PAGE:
In January, Public Health England unilaterally decided that it wanted to conduct all the UK’s coronavirus testing itself, out of one laboratory. Two months later, through gritted teeth, it agreed to grant the necessary permissions allowing twelve other labs to start testing, along with a handful of NHS facilities.
Meanwhile, dozens – hundreds, even – of other perfectly usable labs around the country sit idle, for reasons that are wholly inexplicable. Our universities contain some of the very best scientific institutions in the world, not to mention the many charity laboratories and, indeed, the remainder of the NHS facilities where no progress is being made on testing because authorisation from Public Health England has not been forthcoming. And that’s before we get to the private sector.
When the government issued the call for ventilators, private companies leapt onto centre stage, competing with one another over who could be the most generous towards the cause. Producers churned out ventilators which will go on to save thousands of lives.
And yet, the government for so long refused to do the same thing on testing. Many research facilities have been begging for weeks to be allowed to use their resources to contribute to the national effort, but the authorities have opted not to grant them permission to do so. Disastrous testing plans have led to an emergency situation.
It was only after the publication of Testing Times, a timely and much-needed report from Matthew Lesh, Head of Research at the Adam Smith Institute, that the government finally began to signal a change of direction.
The report set exactly what steps need to be taken to make proper use of the vast body of resources the UK has at its disposal, to give our national testing capacity the substantive boost it so desperately needs. Matt Hancock responded by issuing a call for those with access to private facilities to inform the government of how they can be of service, in order to begin to make proper use of the vast body of resources the UK has at its disposal.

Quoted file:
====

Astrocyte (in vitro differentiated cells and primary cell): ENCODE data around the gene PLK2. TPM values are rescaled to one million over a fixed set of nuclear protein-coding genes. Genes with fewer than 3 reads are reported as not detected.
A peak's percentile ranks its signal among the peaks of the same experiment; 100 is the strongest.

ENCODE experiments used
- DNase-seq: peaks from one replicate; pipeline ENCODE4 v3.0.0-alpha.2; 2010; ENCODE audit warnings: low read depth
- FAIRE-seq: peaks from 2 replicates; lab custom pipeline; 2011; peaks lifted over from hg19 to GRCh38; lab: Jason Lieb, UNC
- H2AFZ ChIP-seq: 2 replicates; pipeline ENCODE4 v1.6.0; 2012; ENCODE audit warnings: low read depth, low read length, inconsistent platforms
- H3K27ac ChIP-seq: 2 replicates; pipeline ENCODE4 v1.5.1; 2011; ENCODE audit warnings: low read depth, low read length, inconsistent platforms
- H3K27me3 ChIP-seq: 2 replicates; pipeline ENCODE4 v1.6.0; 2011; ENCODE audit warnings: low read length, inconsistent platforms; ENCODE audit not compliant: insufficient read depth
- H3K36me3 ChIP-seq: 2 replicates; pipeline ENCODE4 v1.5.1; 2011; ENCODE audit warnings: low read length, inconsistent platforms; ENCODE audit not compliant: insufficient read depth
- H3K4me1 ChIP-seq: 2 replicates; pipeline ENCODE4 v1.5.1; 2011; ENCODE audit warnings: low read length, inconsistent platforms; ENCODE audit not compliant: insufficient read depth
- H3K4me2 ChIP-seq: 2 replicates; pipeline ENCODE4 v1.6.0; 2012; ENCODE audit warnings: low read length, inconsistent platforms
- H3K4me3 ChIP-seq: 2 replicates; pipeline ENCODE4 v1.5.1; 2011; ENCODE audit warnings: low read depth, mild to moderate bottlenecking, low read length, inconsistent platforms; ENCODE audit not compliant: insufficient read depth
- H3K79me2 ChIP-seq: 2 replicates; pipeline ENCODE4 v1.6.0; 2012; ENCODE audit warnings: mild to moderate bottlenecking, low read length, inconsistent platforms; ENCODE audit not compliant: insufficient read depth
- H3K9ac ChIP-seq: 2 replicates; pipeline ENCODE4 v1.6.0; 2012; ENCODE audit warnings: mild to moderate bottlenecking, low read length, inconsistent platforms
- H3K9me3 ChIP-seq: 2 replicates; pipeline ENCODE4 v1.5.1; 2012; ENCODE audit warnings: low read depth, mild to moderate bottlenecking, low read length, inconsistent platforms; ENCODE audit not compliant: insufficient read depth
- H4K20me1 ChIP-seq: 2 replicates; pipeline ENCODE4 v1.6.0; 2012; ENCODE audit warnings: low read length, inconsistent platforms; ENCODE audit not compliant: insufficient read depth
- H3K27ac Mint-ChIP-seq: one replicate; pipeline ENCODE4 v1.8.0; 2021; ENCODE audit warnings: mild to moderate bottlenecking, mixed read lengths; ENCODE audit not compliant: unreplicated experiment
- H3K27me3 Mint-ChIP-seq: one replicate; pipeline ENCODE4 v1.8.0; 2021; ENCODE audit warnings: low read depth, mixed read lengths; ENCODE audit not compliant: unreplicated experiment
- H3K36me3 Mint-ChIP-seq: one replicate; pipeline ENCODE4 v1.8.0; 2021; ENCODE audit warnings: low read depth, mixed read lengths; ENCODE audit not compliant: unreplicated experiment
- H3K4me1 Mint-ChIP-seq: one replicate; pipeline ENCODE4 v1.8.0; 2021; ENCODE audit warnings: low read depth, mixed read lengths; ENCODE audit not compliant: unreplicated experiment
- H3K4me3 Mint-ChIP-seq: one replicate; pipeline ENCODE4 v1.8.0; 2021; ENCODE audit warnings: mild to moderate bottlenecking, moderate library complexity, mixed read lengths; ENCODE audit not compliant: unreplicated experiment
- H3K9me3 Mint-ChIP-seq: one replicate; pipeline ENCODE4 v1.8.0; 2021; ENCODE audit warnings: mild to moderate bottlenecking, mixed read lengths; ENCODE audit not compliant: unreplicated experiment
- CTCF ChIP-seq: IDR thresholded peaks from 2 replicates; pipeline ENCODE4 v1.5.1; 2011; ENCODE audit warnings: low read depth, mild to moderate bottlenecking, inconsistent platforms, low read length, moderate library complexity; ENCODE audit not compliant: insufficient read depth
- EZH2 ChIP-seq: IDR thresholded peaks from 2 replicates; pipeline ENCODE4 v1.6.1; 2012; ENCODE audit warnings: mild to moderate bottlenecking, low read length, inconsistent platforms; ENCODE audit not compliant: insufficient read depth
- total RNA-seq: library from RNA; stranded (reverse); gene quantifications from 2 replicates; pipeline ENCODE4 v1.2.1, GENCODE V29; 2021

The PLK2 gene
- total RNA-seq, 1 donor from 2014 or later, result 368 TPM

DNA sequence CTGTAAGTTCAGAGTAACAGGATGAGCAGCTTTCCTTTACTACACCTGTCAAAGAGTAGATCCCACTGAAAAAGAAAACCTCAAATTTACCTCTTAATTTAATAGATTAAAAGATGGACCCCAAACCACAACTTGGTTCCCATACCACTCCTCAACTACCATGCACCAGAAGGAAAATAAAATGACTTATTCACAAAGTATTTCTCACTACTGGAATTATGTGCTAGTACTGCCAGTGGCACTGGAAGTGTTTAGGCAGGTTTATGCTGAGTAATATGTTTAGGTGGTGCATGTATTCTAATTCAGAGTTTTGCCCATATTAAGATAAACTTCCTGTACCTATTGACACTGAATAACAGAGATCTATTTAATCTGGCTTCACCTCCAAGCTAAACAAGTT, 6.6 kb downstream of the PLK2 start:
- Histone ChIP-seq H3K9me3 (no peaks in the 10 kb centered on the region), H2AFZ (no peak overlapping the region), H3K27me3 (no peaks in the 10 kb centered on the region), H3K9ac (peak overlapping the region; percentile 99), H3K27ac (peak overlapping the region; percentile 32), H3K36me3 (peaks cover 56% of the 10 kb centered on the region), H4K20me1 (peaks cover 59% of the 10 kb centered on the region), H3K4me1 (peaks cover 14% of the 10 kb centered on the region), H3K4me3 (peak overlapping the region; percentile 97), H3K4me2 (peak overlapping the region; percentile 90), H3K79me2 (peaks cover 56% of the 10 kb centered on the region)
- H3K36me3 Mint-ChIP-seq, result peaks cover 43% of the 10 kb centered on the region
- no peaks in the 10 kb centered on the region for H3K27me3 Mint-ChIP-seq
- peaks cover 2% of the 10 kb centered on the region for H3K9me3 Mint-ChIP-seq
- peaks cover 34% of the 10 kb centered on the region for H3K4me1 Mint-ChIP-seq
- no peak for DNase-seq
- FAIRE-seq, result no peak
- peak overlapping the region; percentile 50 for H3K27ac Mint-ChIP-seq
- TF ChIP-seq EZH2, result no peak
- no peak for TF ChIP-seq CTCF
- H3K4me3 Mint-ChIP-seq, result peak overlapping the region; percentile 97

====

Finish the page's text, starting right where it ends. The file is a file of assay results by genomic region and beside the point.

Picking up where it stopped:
This is a significant step forward, but it denotes the beginning, not the end, of our concerted effort to improve our testing capacity. If the government is to have any chance of meeting its new target of 100,000 tests per day by the end of the month, Public Health England must dispense with its bizarre control freakery forthwith. It must loosen the reins and allow those world-class laboratories to get to work and begin producing COVID-19 tests on a mass scale. It was after doing precisely this last month that the US saw its testing numbers skyrocket.
If Public Health England refuses to burn the red tape and allow testing to take place in facilities outside of its direct control extremely soon, countless lives will be needlessly lost. There is no good reason to allow those labs to continue sitting empty as pressure piles onto the NHS and the virus tears through the population. We need thousands upon thousands more tests than we are currently producing, and we need them yesterday.
Jason Reed is a writer, journalist and political analyst, who has contributed to The Times, The Independent, The i Paper, Prospect Magazine, Reaction, CapX, Spiked, Brexit Central and others.